Tips for the community manager – a successful social intranet in 12 months
These days, it’s a necessity to have a secure and efficient way to collaborate online using a social intranet. Many organizations want an accessible, interactive platform that allows their employees to stay connected to each other and share files with ease. It’s a transition from top-down communication to horizontal communication. From the moment a social intranet is launched, a community manager needs an average of nine to twelve months to make the platform a success. During those months, it’s the community manager’s job to involve, activate, and enthuse users. But before the social intranet has even been launched, the users should be involved. We’ll tell you how you can do this. Tips for the community manager! This is how you make your social intranet a success.
The pull phase
What do users want?
The first step is the pull phase. To make the social intranet attractive for users, the first step is to make an inventory of their needs and choose which needs should be given priority. Ask the users to make a top five of their most common tasks. What should users be able to do quickly to do their jobs? What are users looking for? What do they complain about at the water cooler? For this inventory, we study their common tasks.
The push phase
How do you increase user engagement?
Once a strategy has been formed based on the users’ needs, the social intranet can be set up and launched. This brings us to the push phase, which is where the community manager comes in. However, instead of calling them community managers, I prefer host or hostess. Let’s use hostess for this example. A hostess approaches groups of people, ensures they are having a good time, and offers them drinks. The hostess’ goal is to ensure that the guests, the groups of people, revisit. When it comes to a social network, it’s exactly the same. A community manager maintains the social intranet so that users have a reason to return, she helps users on their way, brings different users into contact with each other, and encourages users to actively use the platform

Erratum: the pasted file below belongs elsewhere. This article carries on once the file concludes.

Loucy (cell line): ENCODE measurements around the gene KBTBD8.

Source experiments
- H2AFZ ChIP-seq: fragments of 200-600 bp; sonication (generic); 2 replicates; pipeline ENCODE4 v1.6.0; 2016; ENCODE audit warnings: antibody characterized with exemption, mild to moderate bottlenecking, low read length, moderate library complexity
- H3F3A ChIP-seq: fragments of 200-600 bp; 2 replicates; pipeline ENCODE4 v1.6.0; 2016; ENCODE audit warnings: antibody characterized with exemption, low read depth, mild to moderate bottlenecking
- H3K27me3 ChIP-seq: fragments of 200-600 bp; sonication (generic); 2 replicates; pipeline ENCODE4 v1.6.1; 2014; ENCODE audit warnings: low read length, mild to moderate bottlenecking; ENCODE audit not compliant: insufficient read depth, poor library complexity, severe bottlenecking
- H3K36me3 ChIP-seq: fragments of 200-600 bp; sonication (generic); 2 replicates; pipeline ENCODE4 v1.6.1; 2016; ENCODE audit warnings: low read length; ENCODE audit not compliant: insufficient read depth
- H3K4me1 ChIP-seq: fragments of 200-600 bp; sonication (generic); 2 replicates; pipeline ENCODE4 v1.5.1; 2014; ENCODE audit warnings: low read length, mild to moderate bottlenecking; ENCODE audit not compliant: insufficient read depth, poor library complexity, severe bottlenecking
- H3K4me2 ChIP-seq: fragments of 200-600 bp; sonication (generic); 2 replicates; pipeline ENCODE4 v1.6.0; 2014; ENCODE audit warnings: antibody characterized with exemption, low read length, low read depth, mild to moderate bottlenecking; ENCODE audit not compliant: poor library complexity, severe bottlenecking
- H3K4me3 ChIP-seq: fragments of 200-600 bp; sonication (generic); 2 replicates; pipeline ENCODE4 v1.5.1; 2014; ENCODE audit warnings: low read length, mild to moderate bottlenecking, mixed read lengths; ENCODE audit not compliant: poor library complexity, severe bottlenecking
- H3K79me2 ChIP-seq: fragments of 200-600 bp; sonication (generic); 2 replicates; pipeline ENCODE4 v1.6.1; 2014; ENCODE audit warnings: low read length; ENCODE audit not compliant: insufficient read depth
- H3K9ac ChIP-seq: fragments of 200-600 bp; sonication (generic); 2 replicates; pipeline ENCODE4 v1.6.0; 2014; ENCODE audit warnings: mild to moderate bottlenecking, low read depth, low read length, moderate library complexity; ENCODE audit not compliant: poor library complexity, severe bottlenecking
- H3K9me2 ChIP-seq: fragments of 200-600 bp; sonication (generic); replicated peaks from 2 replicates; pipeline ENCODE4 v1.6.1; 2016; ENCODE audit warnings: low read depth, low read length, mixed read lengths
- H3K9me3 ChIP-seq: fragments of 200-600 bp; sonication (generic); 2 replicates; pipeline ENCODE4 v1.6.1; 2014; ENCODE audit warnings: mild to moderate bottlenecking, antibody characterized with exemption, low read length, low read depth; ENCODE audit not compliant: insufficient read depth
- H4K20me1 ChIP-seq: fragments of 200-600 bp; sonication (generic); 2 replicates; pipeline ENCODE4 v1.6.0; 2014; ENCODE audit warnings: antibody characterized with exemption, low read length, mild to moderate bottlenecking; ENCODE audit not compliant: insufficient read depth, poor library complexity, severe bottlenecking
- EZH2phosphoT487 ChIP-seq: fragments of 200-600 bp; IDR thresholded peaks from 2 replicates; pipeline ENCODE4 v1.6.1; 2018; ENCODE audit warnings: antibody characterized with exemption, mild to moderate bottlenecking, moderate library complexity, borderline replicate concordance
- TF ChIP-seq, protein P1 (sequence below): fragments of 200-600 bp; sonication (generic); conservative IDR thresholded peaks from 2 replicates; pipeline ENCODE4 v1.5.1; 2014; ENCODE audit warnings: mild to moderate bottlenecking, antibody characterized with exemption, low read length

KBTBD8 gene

A successful intranet in six months, that sounds quite interesting. But it does depend in large part on the community manager. To make it easier for yourself, create a checklist of weekly to-do’s. Below is a list of several tips to increase users’ engagement:
Focus on those most involved.
Each social intranet has three groups of users. Low-involvement users, which only look but don’t comment; average-involvement users, which may respond but won’t start a discussion; and highly-involved users, which start discussions and keep a conversation going. Focus on the high-involvement users, as they will in turn make lesser-involved users interested and draw them in.
Organize user sessions.
There is a high likelihood that the social intranet doesn’t meet all users need for 100 percent right at the start. Organize user sessions and optimize the platform and the communication based on the feedback you receive.
Give users a reason to visit the social intranet.
Limit certain information to the social intranet, instead of offering it via email or letters. That way, users have a reason to visit the platform.
Make the threshold as low as possible.
“Not another new system,” some low-involvement users might exclaim. These users will only experience the platform’s added value when they make it a habit to visit the online environment. To that end, make the threshold as low as possible. Set the platform as the browser homepage and make logging in as effortless as possible with automatic log in (Active Directory).
Integrate the social intranet into meetings by default.
Before a meeting, place the documents on the social intranet, kick of the discussion in advance, and after the meeting, continue the discussion online. Share the notes after the meeting, keep involved parties up to date with the progress made, use the social intranet to plan subsequent meetings, and so on. By connecting online activity on the social intranet to offline activities (with face-to-face meetings), you increase people’s engagement.
Invite users to contribute to the conversation.
Some users simply need a push in the back. Tag users in a comment and invite them to take part in a discussion or ask them to give their views on a news item. The community manager should give the right example and actively involve users on the social intranet. The high-involvement users will soon follow this example.